There’s a lot going on in the Clark Intermediate School drama room.
Most of the 29 cast members who make up CenterStage Clovis Community Theatre’s production of “Disney’s Beauty and the Beast” have already checked in for Tuesday’s evening rehearsal — with a few actors practicing choreography, some with their noses stuck in the script and others catching up with their fellow cast mates before doing a complete run-through of the musical.
It’s all about repetition at this point for the nonprofit organization, as after five weeks of rehearsal, CenterStage Clovis Community Theatre will bring the classic tale to the Mercedes Edwards Theatre’s stage July 14-23 in celebration of its 25th year.
Since 1991, the community-based group has made it its mission to bring fine, live theater to the Central Valley, helping to create a space for performers of all ages, families and friends to produce quality, G-rated productions that are suitable for all ages to enjoy.
“Disney’s Beauty and the Beast” fits these qualifications — and then some.
“It’s so iconic. It’s Disney. And it was one of our most popular shows the last time we staged it back in 2009,” said Scott Hancock, the show’s director and member of the nonprofit’s board of directors. “It got done a lot when the rights first became available, but it’s been a while now so we thought we’d bring it back.”
One thing he was sure of: the musical’s material was fantastic. Something he wasn’t so sure of: the May audition’s potential turnout.
“Disney’s Beauty and the Beast” had saturated the local theater community early on, but Hancock was pleasantly surprised by what he described as finding a “rock star cast” in the hundred-plus performers who tried out for both this show and “You’re a Good Man, Charlie Brown,” which runs later in the month.
For 37-year-old Lorraine Christiansen, auditioning for the musical was a no-brainer. The local actress has performed with CenterStage Clovis Community Theatre in five productions, and has played the leading role of Belle four times in her career — her affinity for “Disney’s Beauty and the Beast” is clear in Christiansen’s continued passion for the piece and what it stands for.
“It’s just a show where I always find new things, and has a timeless message,” she said. “I think it’s great for children and adults, and has a beautiful story with beautiful music.”
Terry Lewis, 45, also has love for the Disney musical and jumped at the opportunity to audition for the production that had long escaped him. This was finally his chance.
He encouraged his theater friend, Eric Estep, to tryout as the possible Cogsworth to his Lumiere, and as luck would have it, the duo’s undeniable chemistry will be on full display as they take on the responsibility of acting as the show’s famed comedic relief.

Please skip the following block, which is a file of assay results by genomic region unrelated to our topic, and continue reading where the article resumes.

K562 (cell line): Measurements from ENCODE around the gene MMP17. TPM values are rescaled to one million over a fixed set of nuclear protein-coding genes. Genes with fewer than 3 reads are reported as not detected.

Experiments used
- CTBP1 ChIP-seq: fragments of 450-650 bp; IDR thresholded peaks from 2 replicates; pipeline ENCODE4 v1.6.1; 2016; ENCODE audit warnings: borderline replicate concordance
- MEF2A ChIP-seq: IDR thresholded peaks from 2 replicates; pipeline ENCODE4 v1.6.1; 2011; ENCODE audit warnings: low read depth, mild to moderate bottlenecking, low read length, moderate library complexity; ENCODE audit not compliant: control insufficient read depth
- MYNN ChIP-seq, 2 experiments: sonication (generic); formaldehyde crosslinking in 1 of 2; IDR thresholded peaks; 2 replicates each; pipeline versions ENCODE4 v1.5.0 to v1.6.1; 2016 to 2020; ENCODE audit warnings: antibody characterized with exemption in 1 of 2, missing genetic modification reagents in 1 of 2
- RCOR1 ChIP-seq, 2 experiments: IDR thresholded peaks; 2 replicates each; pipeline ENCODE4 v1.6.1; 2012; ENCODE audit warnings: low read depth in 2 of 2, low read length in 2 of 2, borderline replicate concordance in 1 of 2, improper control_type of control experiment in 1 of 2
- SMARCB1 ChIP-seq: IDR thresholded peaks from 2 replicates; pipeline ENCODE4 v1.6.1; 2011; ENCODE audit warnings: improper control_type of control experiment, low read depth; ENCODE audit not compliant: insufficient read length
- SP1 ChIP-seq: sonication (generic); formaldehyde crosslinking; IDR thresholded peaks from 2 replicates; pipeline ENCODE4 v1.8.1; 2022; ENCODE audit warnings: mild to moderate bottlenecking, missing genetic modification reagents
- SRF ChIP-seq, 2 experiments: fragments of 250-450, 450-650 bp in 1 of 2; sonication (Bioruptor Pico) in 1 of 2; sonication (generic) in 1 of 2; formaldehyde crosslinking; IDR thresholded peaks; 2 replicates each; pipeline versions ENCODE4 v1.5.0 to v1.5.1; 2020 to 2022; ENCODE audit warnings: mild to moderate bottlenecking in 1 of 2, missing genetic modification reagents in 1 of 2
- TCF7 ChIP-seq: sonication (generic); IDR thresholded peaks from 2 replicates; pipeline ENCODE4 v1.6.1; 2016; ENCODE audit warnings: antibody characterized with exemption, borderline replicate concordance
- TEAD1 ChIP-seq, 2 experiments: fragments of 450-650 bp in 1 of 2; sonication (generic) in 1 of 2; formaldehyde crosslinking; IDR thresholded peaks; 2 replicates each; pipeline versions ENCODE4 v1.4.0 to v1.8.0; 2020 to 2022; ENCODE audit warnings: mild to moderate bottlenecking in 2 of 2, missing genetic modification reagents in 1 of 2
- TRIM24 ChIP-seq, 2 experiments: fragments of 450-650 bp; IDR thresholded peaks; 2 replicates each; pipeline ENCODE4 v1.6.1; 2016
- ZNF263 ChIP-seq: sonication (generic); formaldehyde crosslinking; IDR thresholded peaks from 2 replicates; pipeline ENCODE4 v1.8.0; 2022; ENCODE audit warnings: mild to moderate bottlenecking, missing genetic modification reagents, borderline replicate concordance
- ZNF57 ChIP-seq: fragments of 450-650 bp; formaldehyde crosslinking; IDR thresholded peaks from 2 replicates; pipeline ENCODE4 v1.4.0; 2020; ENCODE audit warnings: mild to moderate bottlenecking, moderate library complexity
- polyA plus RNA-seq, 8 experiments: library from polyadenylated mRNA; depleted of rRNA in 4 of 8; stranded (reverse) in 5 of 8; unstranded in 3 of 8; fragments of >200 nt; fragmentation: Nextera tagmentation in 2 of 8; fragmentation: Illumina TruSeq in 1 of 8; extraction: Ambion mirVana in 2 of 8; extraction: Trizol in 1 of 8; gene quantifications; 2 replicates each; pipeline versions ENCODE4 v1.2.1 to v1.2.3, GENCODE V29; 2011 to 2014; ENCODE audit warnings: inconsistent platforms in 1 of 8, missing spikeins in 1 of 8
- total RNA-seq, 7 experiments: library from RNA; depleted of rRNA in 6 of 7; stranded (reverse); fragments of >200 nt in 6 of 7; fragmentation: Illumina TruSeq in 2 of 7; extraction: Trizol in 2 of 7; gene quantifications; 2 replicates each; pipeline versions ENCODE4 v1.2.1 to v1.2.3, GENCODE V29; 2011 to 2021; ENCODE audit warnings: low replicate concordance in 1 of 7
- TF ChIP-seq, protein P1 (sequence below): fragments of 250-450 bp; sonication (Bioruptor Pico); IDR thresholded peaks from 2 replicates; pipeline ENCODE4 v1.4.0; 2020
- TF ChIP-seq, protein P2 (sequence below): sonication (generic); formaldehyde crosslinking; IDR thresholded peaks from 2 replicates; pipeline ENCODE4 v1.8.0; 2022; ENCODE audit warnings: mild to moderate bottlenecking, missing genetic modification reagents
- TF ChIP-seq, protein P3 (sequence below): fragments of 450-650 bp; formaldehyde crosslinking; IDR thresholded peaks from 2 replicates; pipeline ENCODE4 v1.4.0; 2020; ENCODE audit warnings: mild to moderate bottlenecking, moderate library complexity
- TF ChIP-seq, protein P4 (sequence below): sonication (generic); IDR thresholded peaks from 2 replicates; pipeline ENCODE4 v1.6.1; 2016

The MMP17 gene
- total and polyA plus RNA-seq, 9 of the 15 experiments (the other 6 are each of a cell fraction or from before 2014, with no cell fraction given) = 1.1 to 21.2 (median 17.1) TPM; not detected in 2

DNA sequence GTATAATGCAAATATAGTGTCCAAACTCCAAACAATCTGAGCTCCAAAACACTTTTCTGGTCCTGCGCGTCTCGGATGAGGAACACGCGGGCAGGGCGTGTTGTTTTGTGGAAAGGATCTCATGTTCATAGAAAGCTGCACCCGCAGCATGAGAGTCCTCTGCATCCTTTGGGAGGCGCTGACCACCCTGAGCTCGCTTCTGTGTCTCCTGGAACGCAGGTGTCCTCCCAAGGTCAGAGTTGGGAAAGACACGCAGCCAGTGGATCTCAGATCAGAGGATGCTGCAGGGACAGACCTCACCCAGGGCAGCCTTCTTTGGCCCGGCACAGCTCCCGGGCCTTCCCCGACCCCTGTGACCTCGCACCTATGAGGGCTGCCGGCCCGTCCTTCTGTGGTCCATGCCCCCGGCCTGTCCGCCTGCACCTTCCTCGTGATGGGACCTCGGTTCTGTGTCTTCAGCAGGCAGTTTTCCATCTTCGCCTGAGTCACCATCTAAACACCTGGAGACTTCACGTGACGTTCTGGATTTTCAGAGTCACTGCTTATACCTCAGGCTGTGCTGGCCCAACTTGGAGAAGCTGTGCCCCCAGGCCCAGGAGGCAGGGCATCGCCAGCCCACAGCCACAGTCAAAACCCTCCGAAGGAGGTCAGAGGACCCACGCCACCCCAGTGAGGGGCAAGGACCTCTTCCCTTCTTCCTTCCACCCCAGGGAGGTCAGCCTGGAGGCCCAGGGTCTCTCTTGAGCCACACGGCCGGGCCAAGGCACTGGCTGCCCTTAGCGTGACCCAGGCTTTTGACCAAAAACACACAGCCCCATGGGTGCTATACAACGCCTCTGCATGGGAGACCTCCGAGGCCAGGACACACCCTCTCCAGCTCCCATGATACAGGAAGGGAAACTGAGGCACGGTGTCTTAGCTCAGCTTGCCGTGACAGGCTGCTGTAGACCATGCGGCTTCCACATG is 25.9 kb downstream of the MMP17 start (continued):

Hilarious banter is one qualification — but dealing with “Disney’s Beauty and the Beast’s” oversized-costumes is an entirely unique requirement for this show.
“One of the biggest challenges is going to be the costuming,” Estep, 46, said. “I’m going to be a large clock of some kind.”
“And I know I have big candle hands, but I don’t how they’re going to work yet,” Lewis added, before pointing to 23-year-old Isaac Ellis, who plays the character of Beast. “He’s going to be covered in hair, and she’s [Christiansen] got it pretty easy besides the big ball gown.”
In fact, the size of the production is a challenge for both the cast and crew to overcome, explained Hancock. The set is gigantic, the costumes are massive, and the behind-the-scenes magic is just as imperative as it is on stage.
At least 40 volunteers flex their technical talents in areas like set construction, set design, lighting design, sound, costuming, concessions and more, and help develop the show’s expansive set of special effects that make key interludes like the enchanted rose and beast’s physical transformation even more fairytale-like.
“We tried to put a fresh spin on the show, while staying true to the Disney version and maintaining the integrity of the show,” Hancock said, noting that while there were no script changes, Erin Roberts created all-new, inventive choreography for the CenterStage Clovis Community Theatre production and the musical version brought new songs for its live orchestra and cast to perform.
“Disney’s Beauty and the Beast” also allows for the story to be told at a deeper level — something that’s especially exciting for the show’s Beast.
“Having not actually seen the musical version of the show, I like the subtle differences with the musical,” Ellis said. “You don’t get to see how they are slowly turning into these objects in the movie, but they’re actually changing into these objects on stage so you see the drive ... the desperation.”
But it’s sharing the timeless tale and well-known score that’s made “Disney’s Beauty and the Beast” such an enduring musical all these years that Hancock is most looking forward to, whether it be with older audience members who are being reintroduced to the show or younger generations who are seeing it for the first time.
“The world is so troubled, so giving people an afternoon or evening to have a break,” the director said. “Come, sit back, relax, have a good time and leave the worries outside.”
What: CenterStage Clovis Community Theatre presents “Disney’s Beauty and the Beast”
When: 7:30 p.m. July 14-23, with matinee performances July 16 and 23
Where: Mercedes Edwards Theatre, 902 5th St in Clovis
How much: Tickets cost $20 for adults, $18 for students and seniors and $15 for Group Tickets (parties of 20 or more)
Details: www.centerstageclovis.com, (559) 323-8744